A lot of enquiries this week about supports in post-primary school for children who have only recently received a diagnosis. This is a difficult time for parents, especially where it coincides with the beginning of secondary education.
Your most important task is to take care of your own support needs by finding some allies, and arming yourself with the right information. Contact a parent or community support group local to your area, attend their next meeting, download any leaflets, get involved, talk to someone. I don’t have the space here to list every organisation, but the Disability Federation Ireland has an alphabetical listing. Spectrum Alliance is an umbrella group for ADHD, Dyspraxia, Dyslexia, and Asperger’s Syndrome, and you should most definitely browse the website of the Special Needs Parents Association.
Set aside at least a week to read and digest all of the publications linked in the next three steps (sigh). This is where the experience of other parents is invaluable. They have already travelled this road and can summarize all of this material, extract the key truths, and point you towards shortcuts and useful people.
Read the guide on provision for children with special educational needs a
nd disabilities written by the National Council for Special Education (NCSE). If you have a difficulty with reading printed material, you can listen to an audio version by following these instructions. The NCSE provides a network of Special Educational Needs Organisers (SENO) within designated geographical areas. Each SENO has responsibility for specific primary, post primary and special schools.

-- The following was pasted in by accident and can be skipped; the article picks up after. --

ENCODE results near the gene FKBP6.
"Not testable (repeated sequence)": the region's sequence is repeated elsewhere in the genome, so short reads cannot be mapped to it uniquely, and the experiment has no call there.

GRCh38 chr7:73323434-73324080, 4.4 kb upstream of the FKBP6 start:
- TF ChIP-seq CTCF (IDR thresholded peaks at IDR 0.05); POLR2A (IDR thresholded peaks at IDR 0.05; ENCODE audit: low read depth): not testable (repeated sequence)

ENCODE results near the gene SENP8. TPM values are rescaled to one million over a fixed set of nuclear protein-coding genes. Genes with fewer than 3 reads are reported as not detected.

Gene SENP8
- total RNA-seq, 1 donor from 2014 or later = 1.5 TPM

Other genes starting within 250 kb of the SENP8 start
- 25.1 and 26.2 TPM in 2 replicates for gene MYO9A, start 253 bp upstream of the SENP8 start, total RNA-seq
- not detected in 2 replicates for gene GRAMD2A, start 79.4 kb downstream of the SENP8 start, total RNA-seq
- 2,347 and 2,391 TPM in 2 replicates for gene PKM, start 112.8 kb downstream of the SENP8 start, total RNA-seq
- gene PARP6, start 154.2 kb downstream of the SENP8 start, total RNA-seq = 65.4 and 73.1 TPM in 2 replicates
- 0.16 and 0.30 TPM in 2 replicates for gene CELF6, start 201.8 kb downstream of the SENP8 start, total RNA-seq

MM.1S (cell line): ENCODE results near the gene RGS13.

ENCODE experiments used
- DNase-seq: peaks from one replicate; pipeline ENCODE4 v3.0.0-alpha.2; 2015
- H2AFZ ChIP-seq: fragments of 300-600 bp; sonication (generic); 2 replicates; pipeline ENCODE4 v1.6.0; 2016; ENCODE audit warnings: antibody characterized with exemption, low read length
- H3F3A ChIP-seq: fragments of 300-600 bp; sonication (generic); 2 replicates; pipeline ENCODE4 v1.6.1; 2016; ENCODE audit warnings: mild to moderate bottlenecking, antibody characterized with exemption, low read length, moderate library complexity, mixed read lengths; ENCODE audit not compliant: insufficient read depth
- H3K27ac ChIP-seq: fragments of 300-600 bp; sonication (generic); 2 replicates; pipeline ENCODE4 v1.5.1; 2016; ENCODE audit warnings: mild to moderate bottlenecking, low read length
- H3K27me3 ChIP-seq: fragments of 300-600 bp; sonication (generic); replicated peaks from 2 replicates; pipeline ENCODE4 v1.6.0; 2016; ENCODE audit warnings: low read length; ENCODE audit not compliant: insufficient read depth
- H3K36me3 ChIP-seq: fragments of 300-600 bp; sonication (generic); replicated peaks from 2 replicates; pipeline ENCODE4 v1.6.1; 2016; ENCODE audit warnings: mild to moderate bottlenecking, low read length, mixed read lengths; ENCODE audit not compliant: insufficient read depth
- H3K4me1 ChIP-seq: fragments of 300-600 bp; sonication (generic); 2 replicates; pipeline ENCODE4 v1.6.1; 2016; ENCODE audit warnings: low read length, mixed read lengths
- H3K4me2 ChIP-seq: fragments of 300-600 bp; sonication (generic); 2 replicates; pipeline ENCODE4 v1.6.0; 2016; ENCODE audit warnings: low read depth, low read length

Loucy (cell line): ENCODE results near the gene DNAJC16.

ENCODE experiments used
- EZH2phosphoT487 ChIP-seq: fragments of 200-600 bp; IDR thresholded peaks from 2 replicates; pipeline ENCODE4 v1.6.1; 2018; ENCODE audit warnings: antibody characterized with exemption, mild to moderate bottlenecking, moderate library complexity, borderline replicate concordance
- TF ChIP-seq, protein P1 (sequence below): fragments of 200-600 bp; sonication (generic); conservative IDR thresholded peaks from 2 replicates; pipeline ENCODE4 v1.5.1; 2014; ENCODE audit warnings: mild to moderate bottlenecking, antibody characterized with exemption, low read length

The SENO ensures that a child with special educational needs receives the supports they are entitled to. SENOs keep parents informed about levels of support and decisions about resources. The SENO will also discuss any concerns that you have about the present or future educational needs of your child. You can find out the name and contact details of the SENO in your area by checking this list. You should contact them as soon as possible.
There are three levels of support implemented in school and these are explained in a leaflet for parents – the Student Support File – written by the National Educational Psychological Service (NEPS). You get a heck of a lot more detail if you read the guide for schools and teachers 😉 NEPS provides a network of Educational Psychologists within designated geographical areas, each having responsibility for specific primary, post primary and special schools. The School Principal will consult them about a support plan.
Insist upon a meeting with your SENO, NEPS psychologist and the School Principal. If you agree on a School Support Plan and / or an Individual Education Plan, make sure that you receive a copy. At the meeting, arrange a review date to discuss your child’s progress and their Student Support File. Include a query about an exemption from Irish if this is necessary, and examination accommodations.
If you are not already sick of reading, the NCSE has guides for parents specific to each special educational need and disability.
I’ve also collected some study skills resources together with links to digital text books and you might like to investigate Assistive Technology solutions, including converting text to speech to alleviate the reading burden.